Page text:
“Hannah, independent, headstrong, and determined not to follow in the footsteps of her bitterly divorced mother, has always avoided commitment. But one hot New York summer she meets Mark Reilly, a fellow Brit, and is swept up in a love affair that changes all her ideas about what marriage might mean.
Now, living in their elegant, expensive London townhouse and adored by her fantastically successful husband, she knows she was right to let down her guard.
But when Mark does not return from a business trip to the U.S. and when the hours of waiting for him stretch into days, the foundations of Hannah’s certainty begin to crack. Why do Mark’s colleagues believe he has gone to Paris not America? Why is there no record of him at his hotel? And who is the mysterious woman who has been telephoning him over the last few weeks?
Hannah begins to dig into her husband’s life, uncovering revelations that throw into doubt everything she has ever believed about him. As her investigation leads her away from their fairytale romance into a place of violence and fear she must decide whether the secrets Mark has been keeping are designed to protect him or protect her…”
Thoughts: Before We Met is the type of novel in which readers know what to expect from the characters and from the plot. It has all the characteristics of a typical Hollywood thriller – a well-to-do, gorgeous and successful couple who meets, falls in love quickly, and finds themselves married before anyone can blink thereby establishing the kind of marriage that is too good to last because of unknown issues. Of course, it is only as they settle into married life in which the questions and doubts come to light. This much-done plot remains popular for a reason, and Ms. Whitehouse fully capitalizes on those reasons. Her glimpses into the privileged life of wealthy Londoners alone satisfy a human’s basic prurient interest in others’ lives. Similarly, she uses Hannah’s growing doubts about her husband to serve as the ever-present warning about an independent woman giving up everything for a man. There is nothing wrong with the story per se, but compared to hundreds of other similar stories, Before We Met is mediocre at best.
One of the main issues readers will have with the story, outside of its predictability and staleness, is Hannah. In Hannah, Ms. Whitehouse has a vibrant, talented, educated, strong, independent woman. The fact that she essentially gives up her entire career, or inadvertently postpones it, for marriage does not fit into the traits one knows about her. She thrives on discipline and creativity but loses her mind a bit when it comes to her concerns about Mark. Granted, her issues with her mother, something pounded into readers with a 10-ton hammer, are quite obviously at play here, but her behavior during the novel is nothing like the Hannah readers glimpse in flashbacks and memories. Without a doubt, the change in Hannah is meant to provide yet another warning to female readers about losing oneself in a relationship. One just wishes the lesson were not so blatant. For such a strong female heroine, subtle changes would better suit the story.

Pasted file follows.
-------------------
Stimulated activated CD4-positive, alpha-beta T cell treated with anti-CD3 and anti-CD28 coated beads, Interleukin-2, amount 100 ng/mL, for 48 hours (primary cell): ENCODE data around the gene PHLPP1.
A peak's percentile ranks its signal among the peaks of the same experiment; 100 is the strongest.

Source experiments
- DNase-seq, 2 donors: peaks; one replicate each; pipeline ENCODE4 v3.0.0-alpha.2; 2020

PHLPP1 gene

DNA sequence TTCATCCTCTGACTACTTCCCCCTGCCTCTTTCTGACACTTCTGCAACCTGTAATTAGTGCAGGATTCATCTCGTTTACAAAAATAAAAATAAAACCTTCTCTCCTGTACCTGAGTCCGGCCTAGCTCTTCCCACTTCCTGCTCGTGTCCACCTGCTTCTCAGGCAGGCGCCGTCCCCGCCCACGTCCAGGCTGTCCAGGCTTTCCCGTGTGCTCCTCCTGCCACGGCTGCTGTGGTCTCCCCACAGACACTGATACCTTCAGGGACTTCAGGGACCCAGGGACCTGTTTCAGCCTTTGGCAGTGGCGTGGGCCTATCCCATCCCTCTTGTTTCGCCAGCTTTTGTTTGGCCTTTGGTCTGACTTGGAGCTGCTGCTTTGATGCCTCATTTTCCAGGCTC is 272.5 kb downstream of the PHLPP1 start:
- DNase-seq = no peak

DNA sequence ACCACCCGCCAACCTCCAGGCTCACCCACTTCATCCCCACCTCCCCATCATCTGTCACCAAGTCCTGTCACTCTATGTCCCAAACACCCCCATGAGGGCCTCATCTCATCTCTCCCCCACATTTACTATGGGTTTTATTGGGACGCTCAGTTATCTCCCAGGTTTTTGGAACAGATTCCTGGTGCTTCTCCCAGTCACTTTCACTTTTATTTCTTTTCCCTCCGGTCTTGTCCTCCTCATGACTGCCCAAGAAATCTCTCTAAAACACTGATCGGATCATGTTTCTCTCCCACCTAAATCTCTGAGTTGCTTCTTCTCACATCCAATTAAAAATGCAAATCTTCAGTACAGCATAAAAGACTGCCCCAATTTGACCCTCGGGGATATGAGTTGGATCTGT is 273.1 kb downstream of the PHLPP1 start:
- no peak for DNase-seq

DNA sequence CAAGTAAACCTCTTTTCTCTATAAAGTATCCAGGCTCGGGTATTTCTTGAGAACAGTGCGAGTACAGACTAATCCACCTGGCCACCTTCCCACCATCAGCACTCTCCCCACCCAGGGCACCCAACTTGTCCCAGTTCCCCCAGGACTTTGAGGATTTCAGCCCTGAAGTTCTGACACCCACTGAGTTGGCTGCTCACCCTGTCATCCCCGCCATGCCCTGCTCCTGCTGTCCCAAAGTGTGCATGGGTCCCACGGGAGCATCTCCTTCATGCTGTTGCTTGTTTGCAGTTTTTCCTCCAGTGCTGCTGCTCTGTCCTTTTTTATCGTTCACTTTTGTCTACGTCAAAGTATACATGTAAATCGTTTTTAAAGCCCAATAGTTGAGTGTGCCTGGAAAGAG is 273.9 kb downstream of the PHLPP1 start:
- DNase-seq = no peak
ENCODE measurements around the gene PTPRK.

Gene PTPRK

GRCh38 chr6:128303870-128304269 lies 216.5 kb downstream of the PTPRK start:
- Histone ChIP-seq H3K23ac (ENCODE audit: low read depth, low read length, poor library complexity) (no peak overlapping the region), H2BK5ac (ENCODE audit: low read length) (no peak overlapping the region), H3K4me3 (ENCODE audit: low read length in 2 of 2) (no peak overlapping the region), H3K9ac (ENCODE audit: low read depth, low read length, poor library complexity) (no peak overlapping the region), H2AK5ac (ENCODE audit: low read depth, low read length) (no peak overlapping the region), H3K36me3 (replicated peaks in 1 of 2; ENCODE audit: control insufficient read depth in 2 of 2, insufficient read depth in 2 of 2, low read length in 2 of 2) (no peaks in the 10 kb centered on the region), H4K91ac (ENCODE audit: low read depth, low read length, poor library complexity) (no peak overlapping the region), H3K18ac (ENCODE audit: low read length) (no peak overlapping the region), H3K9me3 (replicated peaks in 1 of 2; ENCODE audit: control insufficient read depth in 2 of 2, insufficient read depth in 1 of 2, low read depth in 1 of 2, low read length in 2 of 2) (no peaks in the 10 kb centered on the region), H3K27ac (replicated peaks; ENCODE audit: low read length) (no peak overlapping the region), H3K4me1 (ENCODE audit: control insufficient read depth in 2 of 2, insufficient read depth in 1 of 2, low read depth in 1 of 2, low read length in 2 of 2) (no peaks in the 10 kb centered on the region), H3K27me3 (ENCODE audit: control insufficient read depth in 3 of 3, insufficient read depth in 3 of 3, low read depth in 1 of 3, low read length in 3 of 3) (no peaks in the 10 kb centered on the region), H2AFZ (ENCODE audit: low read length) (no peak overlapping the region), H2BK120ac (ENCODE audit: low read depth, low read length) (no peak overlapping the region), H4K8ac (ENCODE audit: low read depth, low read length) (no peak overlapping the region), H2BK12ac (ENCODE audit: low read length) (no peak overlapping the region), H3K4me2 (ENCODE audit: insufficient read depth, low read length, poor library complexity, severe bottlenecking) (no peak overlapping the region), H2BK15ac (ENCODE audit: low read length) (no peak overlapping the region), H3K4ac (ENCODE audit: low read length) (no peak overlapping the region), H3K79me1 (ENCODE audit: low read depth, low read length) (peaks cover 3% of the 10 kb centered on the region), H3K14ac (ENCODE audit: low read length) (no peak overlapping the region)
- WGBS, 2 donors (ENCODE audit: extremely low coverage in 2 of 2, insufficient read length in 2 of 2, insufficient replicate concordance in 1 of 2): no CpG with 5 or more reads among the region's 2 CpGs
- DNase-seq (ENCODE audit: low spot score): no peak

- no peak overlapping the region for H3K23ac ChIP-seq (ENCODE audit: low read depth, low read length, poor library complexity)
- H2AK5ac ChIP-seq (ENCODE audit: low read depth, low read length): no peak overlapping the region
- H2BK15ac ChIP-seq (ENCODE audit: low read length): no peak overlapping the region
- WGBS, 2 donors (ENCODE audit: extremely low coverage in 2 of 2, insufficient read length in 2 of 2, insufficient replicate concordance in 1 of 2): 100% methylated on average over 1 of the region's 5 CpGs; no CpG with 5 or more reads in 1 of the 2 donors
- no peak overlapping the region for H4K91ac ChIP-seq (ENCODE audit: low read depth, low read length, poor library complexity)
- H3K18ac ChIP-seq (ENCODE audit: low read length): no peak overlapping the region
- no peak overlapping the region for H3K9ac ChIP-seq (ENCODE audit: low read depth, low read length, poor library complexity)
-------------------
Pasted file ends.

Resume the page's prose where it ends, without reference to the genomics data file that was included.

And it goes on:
By the time a reader knows all of Mark’s secrets, unveiled piecemeal as Hannah works through her investigation, they are anything but a surprise. In fact, one can predict the direction of the novel well before a plot twist. There is still enough tension within the narrative to pique a reader’s interest. However, as the novel rushes towards its inevitable conclusion, that interest is merely to determine the accuracy of one’s predictions.
Before We Met is one that ultimately disappoints right from the beginning. The pattern followed by Ms. Whitehouse is essentially a cliché at this point in time. Yet, everyone still enjoys even a clichéd story every once in a while. The truly disappointing aspect of Before We Met is the characters, particularly Hannah. If her characters were a bit less archetypal and more unique, her story would definitely be among the better woman-marries-man-and-troubles-ensue-almost-immediately versions. As it is, it is nothing but a run-of-the-mill unhappily-ever-after warning.